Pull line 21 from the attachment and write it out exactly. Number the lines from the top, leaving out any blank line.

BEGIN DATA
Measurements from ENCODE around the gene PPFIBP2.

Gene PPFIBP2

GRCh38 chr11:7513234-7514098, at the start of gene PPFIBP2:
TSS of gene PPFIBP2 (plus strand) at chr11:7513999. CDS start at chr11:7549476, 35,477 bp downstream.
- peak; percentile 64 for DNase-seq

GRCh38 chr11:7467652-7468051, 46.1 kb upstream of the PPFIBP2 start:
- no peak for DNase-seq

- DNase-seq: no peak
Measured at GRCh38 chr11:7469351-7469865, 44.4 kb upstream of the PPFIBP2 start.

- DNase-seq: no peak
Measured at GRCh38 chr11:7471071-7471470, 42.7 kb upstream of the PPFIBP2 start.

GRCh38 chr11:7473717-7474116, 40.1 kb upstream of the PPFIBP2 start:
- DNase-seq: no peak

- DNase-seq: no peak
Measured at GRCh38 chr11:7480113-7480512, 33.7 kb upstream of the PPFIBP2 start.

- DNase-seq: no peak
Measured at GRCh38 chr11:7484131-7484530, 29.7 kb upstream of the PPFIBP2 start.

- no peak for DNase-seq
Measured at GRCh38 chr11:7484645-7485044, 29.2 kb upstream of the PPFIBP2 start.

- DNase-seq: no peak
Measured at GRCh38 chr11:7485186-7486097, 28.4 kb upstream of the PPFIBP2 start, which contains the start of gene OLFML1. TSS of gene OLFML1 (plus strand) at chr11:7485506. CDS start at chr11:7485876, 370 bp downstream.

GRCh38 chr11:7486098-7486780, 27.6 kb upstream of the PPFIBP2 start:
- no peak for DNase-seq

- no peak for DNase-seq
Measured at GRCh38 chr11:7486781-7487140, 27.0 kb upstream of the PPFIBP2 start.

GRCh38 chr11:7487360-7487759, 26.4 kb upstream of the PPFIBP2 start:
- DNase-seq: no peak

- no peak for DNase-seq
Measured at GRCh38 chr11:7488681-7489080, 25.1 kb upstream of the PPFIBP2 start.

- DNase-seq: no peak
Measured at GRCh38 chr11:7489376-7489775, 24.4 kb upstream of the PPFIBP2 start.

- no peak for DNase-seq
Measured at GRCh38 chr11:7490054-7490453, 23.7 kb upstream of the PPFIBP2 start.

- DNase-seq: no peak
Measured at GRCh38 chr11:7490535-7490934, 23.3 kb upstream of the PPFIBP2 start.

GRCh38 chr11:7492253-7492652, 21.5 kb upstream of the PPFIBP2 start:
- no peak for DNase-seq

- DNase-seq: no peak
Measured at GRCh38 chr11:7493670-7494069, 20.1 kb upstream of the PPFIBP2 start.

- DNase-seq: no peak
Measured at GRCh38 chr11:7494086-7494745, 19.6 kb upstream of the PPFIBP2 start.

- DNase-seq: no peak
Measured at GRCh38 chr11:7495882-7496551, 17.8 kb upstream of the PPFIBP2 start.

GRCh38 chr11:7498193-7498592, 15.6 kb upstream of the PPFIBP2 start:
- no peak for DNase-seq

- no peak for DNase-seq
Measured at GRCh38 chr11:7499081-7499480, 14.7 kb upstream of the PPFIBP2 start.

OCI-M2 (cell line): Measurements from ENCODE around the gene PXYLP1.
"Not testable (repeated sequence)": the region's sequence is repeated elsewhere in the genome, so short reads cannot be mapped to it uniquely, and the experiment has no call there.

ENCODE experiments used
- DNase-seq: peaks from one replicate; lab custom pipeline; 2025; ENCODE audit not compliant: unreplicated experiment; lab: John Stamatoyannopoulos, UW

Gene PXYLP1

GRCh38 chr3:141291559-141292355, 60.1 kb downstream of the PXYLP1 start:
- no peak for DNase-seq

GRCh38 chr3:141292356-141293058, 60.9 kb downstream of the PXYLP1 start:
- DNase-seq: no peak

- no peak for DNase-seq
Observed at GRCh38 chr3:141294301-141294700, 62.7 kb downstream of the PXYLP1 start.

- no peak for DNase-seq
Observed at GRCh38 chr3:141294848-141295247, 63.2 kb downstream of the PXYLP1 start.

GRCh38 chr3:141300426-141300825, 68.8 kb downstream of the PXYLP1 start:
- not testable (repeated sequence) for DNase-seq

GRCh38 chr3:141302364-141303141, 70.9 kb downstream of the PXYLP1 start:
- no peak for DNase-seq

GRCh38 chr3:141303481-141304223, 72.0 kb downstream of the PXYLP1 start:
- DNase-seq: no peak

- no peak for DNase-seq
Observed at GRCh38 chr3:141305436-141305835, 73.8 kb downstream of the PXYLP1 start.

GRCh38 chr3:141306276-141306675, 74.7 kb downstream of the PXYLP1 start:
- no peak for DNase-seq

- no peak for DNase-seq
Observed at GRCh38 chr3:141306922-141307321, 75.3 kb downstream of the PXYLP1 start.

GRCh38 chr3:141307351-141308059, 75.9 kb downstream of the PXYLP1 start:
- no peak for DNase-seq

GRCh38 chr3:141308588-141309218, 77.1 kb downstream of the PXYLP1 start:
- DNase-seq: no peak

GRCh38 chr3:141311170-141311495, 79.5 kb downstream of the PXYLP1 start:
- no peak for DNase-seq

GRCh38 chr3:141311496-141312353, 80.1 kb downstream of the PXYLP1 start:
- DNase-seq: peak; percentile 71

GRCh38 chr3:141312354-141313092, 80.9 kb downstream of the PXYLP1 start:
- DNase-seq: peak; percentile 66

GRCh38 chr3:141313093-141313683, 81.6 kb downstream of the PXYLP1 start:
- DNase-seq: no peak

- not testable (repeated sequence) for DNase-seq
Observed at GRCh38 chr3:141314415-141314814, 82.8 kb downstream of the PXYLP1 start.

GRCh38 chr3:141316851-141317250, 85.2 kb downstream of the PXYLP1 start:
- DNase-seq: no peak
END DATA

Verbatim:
Measured at GRCh38 chr11:7485186-7486097, 28.4 kb upstream of the PPFIBP2 start, which contains the start of gene OLFML1. TSS of gene OLFML1 (plus strand) at chr11:7485506. CDS start at chr11:7485876, 370 bp downstream.